Currently, several stablecoin providers are offering decentralized products that tackle the complex processes and high transaction fees that have hindered mainstream adoption of digital assets to date. PegNet, a network of stablecoins, offers unlimited conversions between assets at just one-tenth of a cent per trade.Pegnet’s network of Pegged Asset Tokens provides a mechanism for managing payments across countries that circumvents the slow and expensive processes related to external third parties. There are no brokers taking a percentage of trade value and no counterparty risk, but full decentralization. As DeFi is set to continue on this upward growth trajectory, the benefits proposed by stablecoins of this nature will not be overlooked in 2020.

Types of stablecoin. Source: hackernoon

3. A New Fintech Generation Embarks

The past decade has played host to a huge boom in financial technology. If we solely look in terms of investment, the scale of growth jumped from $2 billion in 2010 to more than $50 billion in venture capital in 2018 and over $30 billion+ in 2019. Along with this growth, there is a rising recognition that for too long financial services have been dominated by a small number of institutions with huge competitive advantages — consumers want to take back control of data and level the playing field with innovation.

In Europe, a regulation titled ‘PSD2’ was implemented to counteract the power of the big banks, eroding their control over their users’ data. PSD2 will democratize financial services opening the competition to whoever wants to build on top of newly open and accessible data.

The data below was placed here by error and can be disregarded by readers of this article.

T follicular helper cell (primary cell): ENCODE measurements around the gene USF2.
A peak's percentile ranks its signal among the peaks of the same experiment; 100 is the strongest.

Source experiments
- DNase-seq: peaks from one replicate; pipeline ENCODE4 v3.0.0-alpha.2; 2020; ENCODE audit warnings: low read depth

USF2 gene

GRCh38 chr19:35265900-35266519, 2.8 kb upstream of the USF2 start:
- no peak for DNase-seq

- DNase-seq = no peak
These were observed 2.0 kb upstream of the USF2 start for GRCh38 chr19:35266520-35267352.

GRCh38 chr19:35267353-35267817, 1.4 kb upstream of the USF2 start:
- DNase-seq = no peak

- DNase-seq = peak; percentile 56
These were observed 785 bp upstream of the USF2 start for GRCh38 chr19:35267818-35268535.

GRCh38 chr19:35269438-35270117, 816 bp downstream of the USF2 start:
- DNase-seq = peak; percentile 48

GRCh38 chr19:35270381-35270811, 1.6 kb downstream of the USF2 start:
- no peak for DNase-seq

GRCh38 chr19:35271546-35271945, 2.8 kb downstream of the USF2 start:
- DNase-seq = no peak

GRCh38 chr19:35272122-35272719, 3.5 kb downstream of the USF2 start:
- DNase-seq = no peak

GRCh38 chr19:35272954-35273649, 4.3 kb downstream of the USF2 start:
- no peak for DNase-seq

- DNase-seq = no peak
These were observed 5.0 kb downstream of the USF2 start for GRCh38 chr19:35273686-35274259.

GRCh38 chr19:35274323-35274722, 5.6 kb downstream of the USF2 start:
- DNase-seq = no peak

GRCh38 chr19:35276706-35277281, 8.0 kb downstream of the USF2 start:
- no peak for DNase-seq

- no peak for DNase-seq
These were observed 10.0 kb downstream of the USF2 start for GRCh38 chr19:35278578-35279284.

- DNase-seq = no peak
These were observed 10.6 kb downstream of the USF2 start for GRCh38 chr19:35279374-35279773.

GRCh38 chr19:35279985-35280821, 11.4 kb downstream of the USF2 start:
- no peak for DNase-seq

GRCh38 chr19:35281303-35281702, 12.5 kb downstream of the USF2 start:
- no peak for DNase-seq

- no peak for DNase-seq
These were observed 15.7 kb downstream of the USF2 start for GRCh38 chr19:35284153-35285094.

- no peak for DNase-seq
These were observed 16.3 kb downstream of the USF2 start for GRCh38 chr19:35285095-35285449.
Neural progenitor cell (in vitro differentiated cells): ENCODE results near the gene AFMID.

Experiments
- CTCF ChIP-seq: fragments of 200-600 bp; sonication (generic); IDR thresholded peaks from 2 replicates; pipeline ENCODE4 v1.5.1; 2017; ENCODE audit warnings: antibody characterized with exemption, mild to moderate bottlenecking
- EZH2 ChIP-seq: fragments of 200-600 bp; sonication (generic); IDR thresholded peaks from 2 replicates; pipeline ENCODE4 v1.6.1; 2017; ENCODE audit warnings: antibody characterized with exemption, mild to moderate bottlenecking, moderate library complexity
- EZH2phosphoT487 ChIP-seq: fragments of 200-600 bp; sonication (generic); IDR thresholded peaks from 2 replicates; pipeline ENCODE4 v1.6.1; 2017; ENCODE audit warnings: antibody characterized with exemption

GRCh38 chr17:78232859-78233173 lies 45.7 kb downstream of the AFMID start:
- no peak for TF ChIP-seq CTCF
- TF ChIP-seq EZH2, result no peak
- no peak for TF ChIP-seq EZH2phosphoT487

Offering a uniquely decentralized payments solution, stablecoins are joining the march for a more just, user-focused, payments industry. Stablecoins can offer cheaper, faster, and global payments settled decentrally. In this era of financial democratization, PSD2 and the booming fintech industry, stablecoins will rightfully find their place in the financial world in 2020.

4. Blockchain for Central Banks (CBDCs)

Following the announcement of the Libra Project from Facebook, several high-profile central banks announced their exploration of the issuance of a Central Bank Digital Currency (CBDC). In Europe, the European Central Bank (ECB) formed a cryptocurrency task force that would work closely with Eurozone banks to study the benefits and costs of a possible eurozone CBDC. China’s Central Bank, The People’s Bank of China (PBOC) has been working on its “Digital Yuan” for years, and is currently putting it through real-world tests ahead of public issuance sometime in the future. At the beginning of August 2019, the United States Federal Reserve Board announced its plan to release a real-time payments and settlements service in order to boost the payments infrastructure in the country, FedNow.

These developments signal a moment of realization for policymakers and central banks — settlement processes are too slow, costly, and inefficient. Digital currency, and in particular stablecoins, can provide the infrastructure for a digital transformation of the role of central banks, offering cheaper, faster, and more secure settlements.